An old bluesman, Mississippi John Hurt, murmurs “I’m Satisfied” on the CD player as I drive away from another transcendent meal at Alberta St. Oyster Bar & Grill. Even with only six months on the record, Alberta St. OB&G has established itself as an elite player on Portland’s restaurant stage.
Since we checked-in last, Bob Hicks of the Oregonian joined me in fawning over this establishment; Liz Gadberry at the Trib was ambivalent; and Ivy Manning, writing for Willy Week, declared the place not to her liking owing, in part, to roasted monkfish that failed to align with her amusing misconception of the proper texture for that piscatorial pleasure food.
The qualities that caught my eye in mid-December – and persuaded the daily to anoint this establishment Diner’s 2006 Rising Star – remain at the forefront: top quality seasonal ingredients, creatively combined and prepared, served by stellar staff who plainly love their role in the show. Chef Eric Bechard and Park Kitchen spatula boss, Scott Dolich, have connected to heap lavish praise, and perhaps ideas, on one another. Whether cause or effect, it is no surprise that Bechard’s innovative style bears a close resemblance to Dolich’s. And now that he has had a chance to get comfortable in his surroundings, Bechard is beginning to show the confidence that, like Dolich, will allow him to innovate without fear that the inevitable misstep will be his last.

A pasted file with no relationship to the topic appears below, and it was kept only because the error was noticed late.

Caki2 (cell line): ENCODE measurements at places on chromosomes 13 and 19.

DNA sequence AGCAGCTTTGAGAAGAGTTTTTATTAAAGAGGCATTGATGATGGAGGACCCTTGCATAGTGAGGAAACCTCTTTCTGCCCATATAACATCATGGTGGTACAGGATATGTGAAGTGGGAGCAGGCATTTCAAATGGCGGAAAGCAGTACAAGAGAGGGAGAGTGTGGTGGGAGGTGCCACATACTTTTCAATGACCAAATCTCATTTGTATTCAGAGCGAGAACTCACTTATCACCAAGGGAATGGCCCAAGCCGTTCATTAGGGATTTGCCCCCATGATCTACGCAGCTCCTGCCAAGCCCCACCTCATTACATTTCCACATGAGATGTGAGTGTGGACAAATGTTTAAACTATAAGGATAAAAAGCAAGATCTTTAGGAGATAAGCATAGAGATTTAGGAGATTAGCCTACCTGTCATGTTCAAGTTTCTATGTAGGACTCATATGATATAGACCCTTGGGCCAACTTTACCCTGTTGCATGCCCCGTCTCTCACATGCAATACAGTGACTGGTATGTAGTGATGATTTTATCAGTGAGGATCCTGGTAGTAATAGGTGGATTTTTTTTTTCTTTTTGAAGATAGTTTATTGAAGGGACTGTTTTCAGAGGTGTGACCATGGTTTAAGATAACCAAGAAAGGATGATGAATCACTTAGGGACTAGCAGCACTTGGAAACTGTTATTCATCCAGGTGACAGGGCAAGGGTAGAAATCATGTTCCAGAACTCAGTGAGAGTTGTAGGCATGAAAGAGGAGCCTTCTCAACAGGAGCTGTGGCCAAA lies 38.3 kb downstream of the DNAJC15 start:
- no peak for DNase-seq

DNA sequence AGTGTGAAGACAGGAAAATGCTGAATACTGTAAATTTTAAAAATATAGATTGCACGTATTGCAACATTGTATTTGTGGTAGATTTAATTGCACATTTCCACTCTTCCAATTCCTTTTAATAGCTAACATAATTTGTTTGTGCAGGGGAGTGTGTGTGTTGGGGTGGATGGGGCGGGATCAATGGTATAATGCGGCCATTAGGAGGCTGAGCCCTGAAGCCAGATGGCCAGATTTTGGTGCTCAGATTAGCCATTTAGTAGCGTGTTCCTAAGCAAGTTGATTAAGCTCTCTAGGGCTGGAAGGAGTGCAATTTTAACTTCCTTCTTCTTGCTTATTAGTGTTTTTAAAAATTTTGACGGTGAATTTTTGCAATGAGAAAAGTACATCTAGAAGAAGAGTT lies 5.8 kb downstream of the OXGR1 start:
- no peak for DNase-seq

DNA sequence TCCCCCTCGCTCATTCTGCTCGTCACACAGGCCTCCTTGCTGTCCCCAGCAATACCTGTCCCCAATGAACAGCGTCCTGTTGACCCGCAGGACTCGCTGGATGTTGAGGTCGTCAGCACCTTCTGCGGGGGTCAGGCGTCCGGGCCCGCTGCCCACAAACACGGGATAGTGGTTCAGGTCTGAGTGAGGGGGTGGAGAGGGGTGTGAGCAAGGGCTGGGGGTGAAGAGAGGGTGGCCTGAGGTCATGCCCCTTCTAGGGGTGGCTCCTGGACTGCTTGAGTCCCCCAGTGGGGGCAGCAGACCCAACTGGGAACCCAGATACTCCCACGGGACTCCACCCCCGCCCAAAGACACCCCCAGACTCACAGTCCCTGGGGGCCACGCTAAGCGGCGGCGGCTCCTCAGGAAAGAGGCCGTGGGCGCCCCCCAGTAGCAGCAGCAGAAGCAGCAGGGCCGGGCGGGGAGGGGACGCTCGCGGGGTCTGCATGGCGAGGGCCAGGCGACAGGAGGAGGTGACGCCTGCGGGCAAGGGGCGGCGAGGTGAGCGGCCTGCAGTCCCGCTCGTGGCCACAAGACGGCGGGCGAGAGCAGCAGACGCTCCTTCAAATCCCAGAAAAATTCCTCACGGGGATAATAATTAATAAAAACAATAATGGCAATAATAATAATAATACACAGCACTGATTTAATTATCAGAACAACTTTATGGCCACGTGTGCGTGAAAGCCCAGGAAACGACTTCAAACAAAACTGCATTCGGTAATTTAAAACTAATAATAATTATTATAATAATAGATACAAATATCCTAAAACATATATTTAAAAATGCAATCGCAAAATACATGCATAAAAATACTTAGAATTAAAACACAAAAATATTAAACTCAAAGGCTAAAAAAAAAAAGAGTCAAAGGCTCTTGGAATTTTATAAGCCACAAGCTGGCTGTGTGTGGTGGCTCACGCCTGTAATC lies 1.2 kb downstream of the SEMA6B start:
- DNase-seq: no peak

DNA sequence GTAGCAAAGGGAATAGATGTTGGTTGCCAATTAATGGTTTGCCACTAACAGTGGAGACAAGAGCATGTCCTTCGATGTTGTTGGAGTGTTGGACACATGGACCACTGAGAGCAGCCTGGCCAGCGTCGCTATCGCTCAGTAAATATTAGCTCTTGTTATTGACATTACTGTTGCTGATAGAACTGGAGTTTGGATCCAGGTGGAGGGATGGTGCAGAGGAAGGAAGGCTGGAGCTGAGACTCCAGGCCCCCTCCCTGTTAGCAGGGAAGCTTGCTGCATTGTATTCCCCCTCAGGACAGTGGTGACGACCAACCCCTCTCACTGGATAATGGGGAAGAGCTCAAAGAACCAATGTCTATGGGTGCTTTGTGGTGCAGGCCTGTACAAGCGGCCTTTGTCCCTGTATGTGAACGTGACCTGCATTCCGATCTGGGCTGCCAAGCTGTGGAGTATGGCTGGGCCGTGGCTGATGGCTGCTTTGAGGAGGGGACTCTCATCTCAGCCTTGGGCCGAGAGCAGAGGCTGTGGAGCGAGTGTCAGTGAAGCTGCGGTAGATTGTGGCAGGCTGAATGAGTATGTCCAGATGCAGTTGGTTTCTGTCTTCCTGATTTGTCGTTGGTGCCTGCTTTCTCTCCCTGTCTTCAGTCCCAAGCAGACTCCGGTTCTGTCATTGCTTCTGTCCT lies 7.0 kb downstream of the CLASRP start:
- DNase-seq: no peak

During its first four months, Alberta St. OB&G gamely stuck with the same menu, plus a nightly special, to assure that the operation achieved consistency on all levels. Once that plateau was reached, Bechard began to climb again. First, the “Chef’s Whim” prix fixe menu ($45–all in the party must order it) appeared. The menu brings five courses, frequently displaying variations on some of the regular menu’s offerings. Except for light eaters and control freaks, this is a perfect format from which to plumb the boundaries of the chef’s creativity. At around the same time, a few items were rotated off the menu (the short ribs, for example) and some others received a different preparation, such as the chicken breast entrée, ($15) which currently involves a maple-bacon braise, a cider glaze and an accompaniment of roasted chestnuts. One new item that has been and gone–but better come back– was called bacon and eggs. It comprised Israeli couscous (big, tapioca-like pearls) with cured duck bacon and perfectly runny poached egg. On what is now going to be about a bi-weekly rotation, better get used to wonderful things disappearing between visits.